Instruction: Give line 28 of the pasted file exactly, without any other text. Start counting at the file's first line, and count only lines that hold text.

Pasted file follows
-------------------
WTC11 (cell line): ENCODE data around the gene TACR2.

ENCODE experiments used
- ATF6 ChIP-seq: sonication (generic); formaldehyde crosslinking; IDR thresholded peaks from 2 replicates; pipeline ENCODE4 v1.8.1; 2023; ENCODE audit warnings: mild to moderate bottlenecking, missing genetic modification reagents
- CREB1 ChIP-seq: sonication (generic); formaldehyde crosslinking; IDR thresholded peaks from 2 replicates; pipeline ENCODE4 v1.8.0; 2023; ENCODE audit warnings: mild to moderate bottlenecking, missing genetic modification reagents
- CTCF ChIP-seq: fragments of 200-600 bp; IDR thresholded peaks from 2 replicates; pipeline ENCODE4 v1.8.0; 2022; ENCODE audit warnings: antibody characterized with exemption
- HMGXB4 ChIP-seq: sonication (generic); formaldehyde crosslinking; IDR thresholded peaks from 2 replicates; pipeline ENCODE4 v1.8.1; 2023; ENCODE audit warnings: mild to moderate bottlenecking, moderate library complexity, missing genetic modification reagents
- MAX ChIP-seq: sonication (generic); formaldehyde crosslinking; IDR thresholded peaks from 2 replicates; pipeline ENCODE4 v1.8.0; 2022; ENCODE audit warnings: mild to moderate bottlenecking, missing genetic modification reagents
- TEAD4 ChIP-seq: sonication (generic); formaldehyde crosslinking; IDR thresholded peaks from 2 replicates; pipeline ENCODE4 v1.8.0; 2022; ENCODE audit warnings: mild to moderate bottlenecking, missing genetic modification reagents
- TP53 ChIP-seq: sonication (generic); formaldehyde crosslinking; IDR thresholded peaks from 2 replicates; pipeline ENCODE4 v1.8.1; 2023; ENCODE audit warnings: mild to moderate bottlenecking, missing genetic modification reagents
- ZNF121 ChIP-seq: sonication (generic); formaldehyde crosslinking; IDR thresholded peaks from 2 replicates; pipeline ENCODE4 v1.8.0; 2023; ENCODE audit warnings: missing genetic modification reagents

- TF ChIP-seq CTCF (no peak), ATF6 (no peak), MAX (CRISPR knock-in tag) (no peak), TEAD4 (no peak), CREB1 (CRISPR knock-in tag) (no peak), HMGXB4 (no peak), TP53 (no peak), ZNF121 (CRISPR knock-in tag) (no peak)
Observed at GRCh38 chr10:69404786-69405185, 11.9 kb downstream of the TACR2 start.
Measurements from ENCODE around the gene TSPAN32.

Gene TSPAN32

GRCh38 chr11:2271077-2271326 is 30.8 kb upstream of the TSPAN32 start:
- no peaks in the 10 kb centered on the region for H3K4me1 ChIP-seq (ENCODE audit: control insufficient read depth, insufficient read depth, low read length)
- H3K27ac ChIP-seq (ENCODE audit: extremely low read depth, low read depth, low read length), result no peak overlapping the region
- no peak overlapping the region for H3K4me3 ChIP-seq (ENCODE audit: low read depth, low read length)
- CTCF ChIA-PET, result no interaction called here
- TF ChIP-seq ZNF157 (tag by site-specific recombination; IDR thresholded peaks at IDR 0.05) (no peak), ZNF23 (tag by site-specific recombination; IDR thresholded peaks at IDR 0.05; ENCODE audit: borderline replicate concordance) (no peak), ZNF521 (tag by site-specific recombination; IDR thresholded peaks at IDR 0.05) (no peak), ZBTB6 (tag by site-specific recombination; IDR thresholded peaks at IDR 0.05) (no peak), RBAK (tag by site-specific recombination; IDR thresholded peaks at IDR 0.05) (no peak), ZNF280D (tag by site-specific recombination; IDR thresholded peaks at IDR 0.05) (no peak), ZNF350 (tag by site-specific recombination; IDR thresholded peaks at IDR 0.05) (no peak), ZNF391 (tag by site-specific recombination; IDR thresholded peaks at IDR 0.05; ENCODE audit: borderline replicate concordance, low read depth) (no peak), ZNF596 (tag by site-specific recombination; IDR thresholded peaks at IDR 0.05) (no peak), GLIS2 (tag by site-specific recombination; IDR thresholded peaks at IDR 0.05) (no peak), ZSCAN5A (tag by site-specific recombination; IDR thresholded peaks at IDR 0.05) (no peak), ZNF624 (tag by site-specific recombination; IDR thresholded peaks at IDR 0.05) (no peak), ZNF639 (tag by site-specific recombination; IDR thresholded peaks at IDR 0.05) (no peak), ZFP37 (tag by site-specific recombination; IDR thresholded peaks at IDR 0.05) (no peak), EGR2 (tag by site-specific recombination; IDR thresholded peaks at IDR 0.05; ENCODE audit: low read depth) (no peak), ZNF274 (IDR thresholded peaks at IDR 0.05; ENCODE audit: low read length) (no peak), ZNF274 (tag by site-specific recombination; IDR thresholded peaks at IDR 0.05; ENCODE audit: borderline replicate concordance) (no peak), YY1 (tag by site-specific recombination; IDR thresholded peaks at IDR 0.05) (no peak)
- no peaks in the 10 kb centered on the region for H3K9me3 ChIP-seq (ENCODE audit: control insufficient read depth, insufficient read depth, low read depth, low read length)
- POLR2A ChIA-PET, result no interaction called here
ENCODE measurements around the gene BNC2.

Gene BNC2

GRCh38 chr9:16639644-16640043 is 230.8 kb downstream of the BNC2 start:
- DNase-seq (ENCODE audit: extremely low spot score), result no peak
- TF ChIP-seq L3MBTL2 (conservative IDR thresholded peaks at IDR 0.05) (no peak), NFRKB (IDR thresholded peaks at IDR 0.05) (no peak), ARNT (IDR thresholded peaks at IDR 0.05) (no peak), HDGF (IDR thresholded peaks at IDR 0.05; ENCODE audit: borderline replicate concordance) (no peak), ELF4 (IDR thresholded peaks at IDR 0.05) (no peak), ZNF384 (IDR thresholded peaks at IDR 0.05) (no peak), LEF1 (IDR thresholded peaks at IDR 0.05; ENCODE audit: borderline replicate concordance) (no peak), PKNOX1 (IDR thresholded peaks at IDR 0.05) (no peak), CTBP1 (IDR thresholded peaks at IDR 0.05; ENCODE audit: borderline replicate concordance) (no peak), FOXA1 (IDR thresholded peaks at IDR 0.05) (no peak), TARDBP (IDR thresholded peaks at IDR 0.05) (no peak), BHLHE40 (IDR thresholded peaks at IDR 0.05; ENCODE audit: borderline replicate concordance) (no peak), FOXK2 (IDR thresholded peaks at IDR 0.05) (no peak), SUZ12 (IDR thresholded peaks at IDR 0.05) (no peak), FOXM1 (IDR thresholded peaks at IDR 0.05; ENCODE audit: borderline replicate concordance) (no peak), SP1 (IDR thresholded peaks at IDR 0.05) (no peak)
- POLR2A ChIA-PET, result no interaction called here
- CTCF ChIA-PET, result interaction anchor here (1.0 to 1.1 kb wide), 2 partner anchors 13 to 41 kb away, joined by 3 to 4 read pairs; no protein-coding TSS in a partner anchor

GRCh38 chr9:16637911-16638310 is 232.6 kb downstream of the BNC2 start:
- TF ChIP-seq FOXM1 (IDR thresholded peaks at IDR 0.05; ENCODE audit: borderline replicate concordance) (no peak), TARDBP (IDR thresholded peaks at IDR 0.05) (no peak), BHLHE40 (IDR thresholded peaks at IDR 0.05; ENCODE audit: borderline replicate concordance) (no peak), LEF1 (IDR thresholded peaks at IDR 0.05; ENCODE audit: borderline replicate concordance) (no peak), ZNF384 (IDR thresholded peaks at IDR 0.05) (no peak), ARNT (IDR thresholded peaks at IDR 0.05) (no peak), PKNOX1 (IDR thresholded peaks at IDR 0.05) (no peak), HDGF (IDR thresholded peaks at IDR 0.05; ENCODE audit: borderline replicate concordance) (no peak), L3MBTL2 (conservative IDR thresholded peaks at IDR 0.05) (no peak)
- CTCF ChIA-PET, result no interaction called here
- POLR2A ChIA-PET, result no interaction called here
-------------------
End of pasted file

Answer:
- POLR2A ChIA-PET, result no interaction called here